Jared Dudley was traded this summer from the Milwaukee Bucks to the Washington Wizards to fill the void that Paul Pierce left. He has a lifetime three-point percentage just under 40 percent and is a perfect fit as a small-ball 4 for almost any team. Once he gets healthy, Dudley should provide the Wizards with a player who can help Bradley Beal and John Wall operate, while providing defense and some rebounding for the team.
Wesley Matthews should be far higher on the list. A high true shooting percentage, incredible three-point shooting and high-level defense helped Portland to one of the best records in the Western Conference until Matthews tore his Achilles last season. Predicting how Matthews will recover from the injury is impossible, but if he’s anything close to what he was last season, he’ll far surpass this tier.
Josh Smith had a terrible start to the season in Detroit. In Houston, however, Smith reverted back to his playmaking ways, albeit while still shooting a significant amount. Smith can always be counted on for his durability, as he’s missed an average of less than three games per season over the past six seasons. Smith may have fallen in love with the long mid-range jump shot in Detroit, but he took significantly less of those shots in Houston. If Smith can continue that trend with the Clippers, they may finally reach the next level in the playoffs.
Thaddeus Young‘s stats don’t look impressive, but Young’s time in Brooklyn was more impressive than they appear at first glance. Young averaged almost 14 points in less than 30 minutes per game with a true shooting percentage of 54 percent. If he’s able to improve his free throw shooting closer to his career average, his true shooting will skyrocket.
Tyreke Evans is similar to Kobe in that he does everything well except score efficiently. His assist percentage is one of the highest among the wings, and his rebound percentage is above average at the position as well. Evans has never been a good shooter, but the last two seasons Evans has had difficulties finishing around the rim, shooting 54 and 56 percent the past two seasons within three feet.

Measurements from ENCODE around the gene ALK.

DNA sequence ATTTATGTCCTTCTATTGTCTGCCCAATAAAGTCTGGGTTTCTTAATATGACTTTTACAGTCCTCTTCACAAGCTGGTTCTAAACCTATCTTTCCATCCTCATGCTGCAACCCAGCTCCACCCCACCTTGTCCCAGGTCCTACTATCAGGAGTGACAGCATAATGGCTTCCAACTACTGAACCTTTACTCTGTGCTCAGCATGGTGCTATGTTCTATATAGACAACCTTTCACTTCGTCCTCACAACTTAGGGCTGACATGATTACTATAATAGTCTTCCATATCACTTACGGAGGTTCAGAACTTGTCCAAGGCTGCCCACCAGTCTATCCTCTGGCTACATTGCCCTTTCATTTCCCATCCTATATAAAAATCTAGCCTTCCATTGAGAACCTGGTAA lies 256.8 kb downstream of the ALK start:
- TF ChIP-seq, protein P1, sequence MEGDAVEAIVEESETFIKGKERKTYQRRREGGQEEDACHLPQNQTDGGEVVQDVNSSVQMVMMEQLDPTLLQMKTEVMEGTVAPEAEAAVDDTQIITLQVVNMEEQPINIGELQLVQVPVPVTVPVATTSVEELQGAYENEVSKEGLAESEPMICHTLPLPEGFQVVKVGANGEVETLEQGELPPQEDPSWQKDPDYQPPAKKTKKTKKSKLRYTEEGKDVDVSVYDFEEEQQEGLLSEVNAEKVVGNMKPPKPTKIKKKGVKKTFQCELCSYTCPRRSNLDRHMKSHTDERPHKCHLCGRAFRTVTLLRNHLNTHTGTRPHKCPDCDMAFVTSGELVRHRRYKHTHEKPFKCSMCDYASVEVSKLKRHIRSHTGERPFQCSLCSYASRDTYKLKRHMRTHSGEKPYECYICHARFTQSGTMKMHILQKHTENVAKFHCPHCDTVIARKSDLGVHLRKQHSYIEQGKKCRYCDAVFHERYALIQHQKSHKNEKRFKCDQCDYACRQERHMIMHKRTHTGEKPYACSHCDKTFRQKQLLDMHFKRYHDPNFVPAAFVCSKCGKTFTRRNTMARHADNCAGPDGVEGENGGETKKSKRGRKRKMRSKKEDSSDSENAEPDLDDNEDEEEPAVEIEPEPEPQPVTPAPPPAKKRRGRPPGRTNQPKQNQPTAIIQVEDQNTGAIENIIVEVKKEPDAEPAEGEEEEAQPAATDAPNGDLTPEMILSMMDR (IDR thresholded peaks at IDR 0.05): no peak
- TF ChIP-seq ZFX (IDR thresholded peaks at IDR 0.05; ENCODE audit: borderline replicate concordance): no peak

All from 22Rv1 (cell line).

Denver is expected to be a rebuilding team after trading Ty Lawson, but if Danilo Gallinari is able to stay healthy, he may be able to keep the team in competition for a playoff spot. Most of Gallinari’s game revolves around his ability to shoot, and he struggled last season shooting only 40 percent from the field and 35 percent from three-point range. A full season of health, a better coach and a young, improving supporting cast could be what Gallinari needs to improve on last year.
Manu Ginobili isn’t anywhere near the player he was a few years ago, but he still has a positive impact on the Spurs as the distributor of the second lineup. He’s still an above-average scorer, his passing is still vital in the Spurs’ system and his defense wasn’t a negative last season. With the addition of a high usage player in LaMarcus Aldridge and another year of decline for Ginobili, this may be the last season for Ginobili in the NBA.
DeMar DeRozan has made strides in the NBA, but the majority of his shots have been between 10 feet and the three-point line. In fact, the Raptors take significantly more mid-range jump shots when DeRozan is on the floor compared to when he’s off the floor, according to nbawowy.com. Unfortunately, while DeRozan has improved his ability to create opportunities for his teammates, his defense slipped last season.
Aaron Gordon looked more like the player he was thought to be coming out of Arizona in this year’s Summer League. His shot was smoother, he created shots for his teammates and was active on the defensive end. He still needs to show that he can do those same things against NBA talent, but Gordon has the potential to be a standout player.